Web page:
The freelancing eco-system has come of age over the past decade. Originally, the users of these global contractor job sites were considered “misfits” or outcasts from the corporate mainstream, but the “digital nomad rocketship” has taken flight. In the U.S. alone, recent studies peg 36% of the U.S. workforce, some 57 million people, as freelancers, earning a few extra bucks on the side and adding $1.4 trillion to the economy. The phenomena, however, is global, which is where cryptos can play a role.
Yes, cryptos and blockchain technology have much to offer this fellow “nascent” industry. From smart contracts to more secure and lower cost payment methodologies, cryptos and freelancing portals seem to be a match made in heaven, not to mention that many of these sites are searching for blockchain programming talent, as well.
This growing eco-system seems to match the nature of a globally inter-connected economy, as well. According to CoinCentral:
63% of freelancers stated they freelance by choice, an 18% jump from 2014 to 2017. Additionally, 63% of freelancers noted that they prefer the security of a diversified portfolio of clients rather than a single employer.
Who are these specialized websites?
The rise of this economy has spawned the growth of a host of intermediaries that connect freelancers with potential clients. Whereas the early entrants may have been Guru and Freelancer, the market has broadened significantly. Newer names like Upwork, Toptal, Fiverr, and PeopleperHour now proliferate the space. Upwork is a merger of two older systems, but it has over 9 million registered users in 180 countries with annual turnover of $1 billion in user billings.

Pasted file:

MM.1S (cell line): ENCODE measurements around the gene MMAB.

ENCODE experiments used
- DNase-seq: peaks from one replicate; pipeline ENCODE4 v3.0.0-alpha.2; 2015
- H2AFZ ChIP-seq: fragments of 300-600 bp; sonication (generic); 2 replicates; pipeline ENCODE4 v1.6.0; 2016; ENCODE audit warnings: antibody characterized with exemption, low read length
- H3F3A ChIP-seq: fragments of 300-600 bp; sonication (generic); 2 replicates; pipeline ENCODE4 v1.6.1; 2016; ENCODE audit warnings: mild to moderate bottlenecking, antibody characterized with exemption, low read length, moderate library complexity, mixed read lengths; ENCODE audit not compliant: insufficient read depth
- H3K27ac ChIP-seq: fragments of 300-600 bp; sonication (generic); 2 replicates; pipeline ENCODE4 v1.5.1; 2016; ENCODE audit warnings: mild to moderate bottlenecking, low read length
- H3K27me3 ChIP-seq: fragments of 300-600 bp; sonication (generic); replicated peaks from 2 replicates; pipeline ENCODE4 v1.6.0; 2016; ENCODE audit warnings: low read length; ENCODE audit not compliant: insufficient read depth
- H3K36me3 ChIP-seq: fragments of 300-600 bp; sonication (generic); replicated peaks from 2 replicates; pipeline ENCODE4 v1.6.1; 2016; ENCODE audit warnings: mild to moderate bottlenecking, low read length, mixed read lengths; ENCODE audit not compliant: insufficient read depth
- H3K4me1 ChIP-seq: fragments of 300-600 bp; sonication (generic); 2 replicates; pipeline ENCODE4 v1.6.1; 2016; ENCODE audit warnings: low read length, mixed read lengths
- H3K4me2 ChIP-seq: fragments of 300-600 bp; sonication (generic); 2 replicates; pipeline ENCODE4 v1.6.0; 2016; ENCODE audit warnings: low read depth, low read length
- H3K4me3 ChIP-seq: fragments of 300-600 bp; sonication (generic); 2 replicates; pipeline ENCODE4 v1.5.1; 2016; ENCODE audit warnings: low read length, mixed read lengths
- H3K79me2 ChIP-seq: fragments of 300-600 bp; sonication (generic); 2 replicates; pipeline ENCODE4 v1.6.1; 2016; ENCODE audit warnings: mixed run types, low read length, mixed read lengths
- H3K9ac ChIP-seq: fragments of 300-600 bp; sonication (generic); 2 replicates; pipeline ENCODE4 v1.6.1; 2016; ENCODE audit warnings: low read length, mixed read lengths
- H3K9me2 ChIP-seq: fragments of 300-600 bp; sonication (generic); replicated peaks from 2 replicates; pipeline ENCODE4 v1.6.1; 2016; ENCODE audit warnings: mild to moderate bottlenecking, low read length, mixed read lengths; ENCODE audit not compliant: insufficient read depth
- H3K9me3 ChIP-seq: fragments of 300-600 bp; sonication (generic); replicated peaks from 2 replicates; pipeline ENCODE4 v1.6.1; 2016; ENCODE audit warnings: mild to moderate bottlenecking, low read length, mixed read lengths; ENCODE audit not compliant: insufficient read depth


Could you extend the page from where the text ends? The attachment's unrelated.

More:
These “find-a-job-and-bid” websites are highly competitive, not cheap, and not without risk, but blockchain technology and cryptos can make the experience better. Smart contracts offer an easy way to set up payment agreements between parties and allow the “escrow agent” to quickly approve items for payment, but what about getting paid in Bitcoin?
What does a freelancer need to know, i.e., the Pros and the Cons?
- Low Cost Cross-border Payments: Bitcoin and its blockchain platform were made for the cross-border payment market. Banks are out of the picture. No conversion fees, markups, etc., just a small transaction fee;
- More Efficient and Secure: The blockchain is secure, and transfers are instantaneous, although confirmations can take minutes or sometimes an hour or two, but it runs circles around waiting two days or more with banks;
- Expanded Access to Jobs: Freelance job websites are shifting to newer technologies for similar reasons. There are also a number of blockchain startups that are entering the fray, as well. As this shift occurs, it behooves everyone to get on board the train and broaden their access horizons.
- Bitcoin Volatility: Bitcoin and its altcoin brethren are known for their volatility in the marketplace. As the eco-system matures, however, volatility will moderate. You may need to understand investments and when the best times are to close a position, since your payments could go up or down in value over time;
- Converting to Fiat: Eventually you will want to convert your payments to your domestic fiat currency. If your exchange is located in your country, then the cost will be minimal, but if your exchange is overseas, you may incur banking fees;
- Tax Liabilities: Depending on your taxing jurisdiction, being paid in Bitcoin can require more recordkeeping, if the payments are taxable. You will need to have the date, amount, and conversion rate to fiat currency on payment date in order to report and determine your ultimate tax liability.
Will blockchain driven freelancer-platforms dominate the future?
This technology has the potential to make the process more efficient and, thereby, cheaper, but the status quo might resist too much innovation too quickly. In any event, disruptive technologies have a way of making the world a better place. It just takes time.